It does not prevent you from talking to the registers directly and mix and match API vs direct register approaches.
For generic use, the performance and overhead is OK. There are situations where they don't give you the speed you need.
MAXIM has a FreeRTOS port for the MAX32660. A big ++ for that.
A few errors in the FreeRTOS example point that that seems to be adapted from some other board. I could not get that one to recover from sleep mode.
I also could not get it to work in the tickless mode.
I raised a support case at MAXIM to review this. This one I haven't received a confirmation for yet.
So the jury is still out on the FreeRTOS port. I can only keep my initial ++ intact if MAXIM confirms that the wake-up and tickless mechanism work.
For the full review, please see my separate posts
I tried many of the examples. I spent most time with the power modes and with I2C.
For low power measurements, I adapted the board to allow me to measure the current flowing to the MCU.
I just had to rip the trace meandering from the debug side to the MCU side, and solder breakout wires to both sides of the cut.
When I'm not measuring current, I just short the two wires. When measuring the power consumption I remove the short and put an AMP meter in series.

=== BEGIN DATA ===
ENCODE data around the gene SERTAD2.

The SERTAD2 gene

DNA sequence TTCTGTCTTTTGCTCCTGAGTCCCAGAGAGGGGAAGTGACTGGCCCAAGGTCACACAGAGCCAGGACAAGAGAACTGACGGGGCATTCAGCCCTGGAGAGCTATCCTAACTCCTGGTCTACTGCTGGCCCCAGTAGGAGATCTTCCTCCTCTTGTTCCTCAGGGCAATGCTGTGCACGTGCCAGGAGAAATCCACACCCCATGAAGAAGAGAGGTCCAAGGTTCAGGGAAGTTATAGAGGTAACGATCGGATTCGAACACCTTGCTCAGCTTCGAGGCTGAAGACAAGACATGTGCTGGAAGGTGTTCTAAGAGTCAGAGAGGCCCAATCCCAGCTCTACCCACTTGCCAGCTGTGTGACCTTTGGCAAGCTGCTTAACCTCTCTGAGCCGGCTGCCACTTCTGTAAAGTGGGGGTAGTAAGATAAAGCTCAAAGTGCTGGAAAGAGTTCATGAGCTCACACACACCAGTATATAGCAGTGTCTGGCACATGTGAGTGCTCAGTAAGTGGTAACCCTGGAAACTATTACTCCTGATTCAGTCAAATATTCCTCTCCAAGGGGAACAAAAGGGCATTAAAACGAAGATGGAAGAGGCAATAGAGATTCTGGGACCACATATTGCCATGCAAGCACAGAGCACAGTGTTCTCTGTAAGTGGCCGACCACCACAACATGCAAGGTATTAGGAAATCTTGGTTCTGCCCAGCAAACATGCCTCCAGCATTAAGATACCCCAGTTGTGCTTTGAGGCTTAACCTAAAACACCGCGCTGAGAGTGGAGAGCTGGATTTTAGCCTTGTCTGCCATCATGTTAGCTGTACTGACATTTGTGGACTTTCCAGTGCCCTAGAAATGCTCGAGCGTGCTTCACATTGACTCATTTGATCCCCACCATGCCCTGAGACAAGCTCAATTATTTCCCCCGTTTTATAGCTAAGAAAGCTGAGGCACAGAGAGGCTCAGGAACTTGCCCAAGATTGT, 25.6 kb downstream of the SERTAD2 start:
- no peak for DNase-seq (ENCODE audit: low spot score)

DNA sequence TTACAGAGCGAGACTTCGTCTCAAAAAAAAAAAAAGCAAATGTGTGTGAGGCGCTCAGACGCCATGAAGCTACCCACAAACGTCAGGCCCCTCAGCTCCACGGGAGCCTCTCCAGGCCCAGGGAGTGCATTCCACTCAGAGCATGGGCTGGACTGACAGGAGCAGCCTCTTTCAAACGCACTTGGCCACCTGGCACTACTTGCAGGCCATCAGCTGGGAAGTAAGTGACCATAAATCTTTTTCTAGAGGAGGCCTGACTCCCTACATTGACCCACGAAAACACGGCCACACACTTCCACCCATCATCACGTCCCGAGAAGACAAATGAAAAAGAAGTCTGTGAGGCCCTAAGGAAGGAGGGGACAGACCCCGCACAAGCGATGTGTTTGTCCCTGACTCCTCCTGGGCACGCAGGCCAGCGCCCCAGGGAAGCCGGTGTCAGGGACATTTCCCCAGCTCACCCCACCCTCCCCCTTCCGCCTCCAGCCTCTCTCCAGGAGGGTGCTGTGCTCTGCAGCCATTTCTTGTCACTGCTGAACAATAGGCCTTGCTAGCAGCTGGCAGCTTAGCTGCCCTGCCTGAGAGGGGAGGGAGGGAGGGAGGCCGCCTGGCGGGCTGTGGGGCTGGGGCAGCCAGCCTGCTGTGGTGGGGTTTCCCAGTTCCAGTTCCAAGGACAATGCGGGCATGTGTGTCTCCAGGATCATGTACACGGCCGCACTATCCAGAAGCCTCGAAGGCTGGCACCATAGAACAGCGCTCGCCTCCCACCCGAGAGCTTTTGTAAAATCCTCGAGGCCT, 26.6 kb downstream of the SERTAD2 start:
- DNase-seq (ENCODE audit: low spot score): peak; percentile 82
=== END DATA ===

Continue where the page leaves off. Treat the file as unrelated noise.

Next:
Here is the log from a switch between 6 power modes:
I used the LP example, in clocked mode.I'm not really sure that the controller goes into BACKUP mode that way because it should not be able to recover from that without bumping power.
Measurements suggest it's in deep sleep instead backup.
Anyways, in the log when the example is running, it claims to be in backup mode.
I may review this in more depth later for another road test I'm doing.
To check if I can design a working application myself, I integrated one of the ROHM sensors I have from Rohm SensorShield-EVK-003 (Arduino Compatible) - Review with the MAX32660.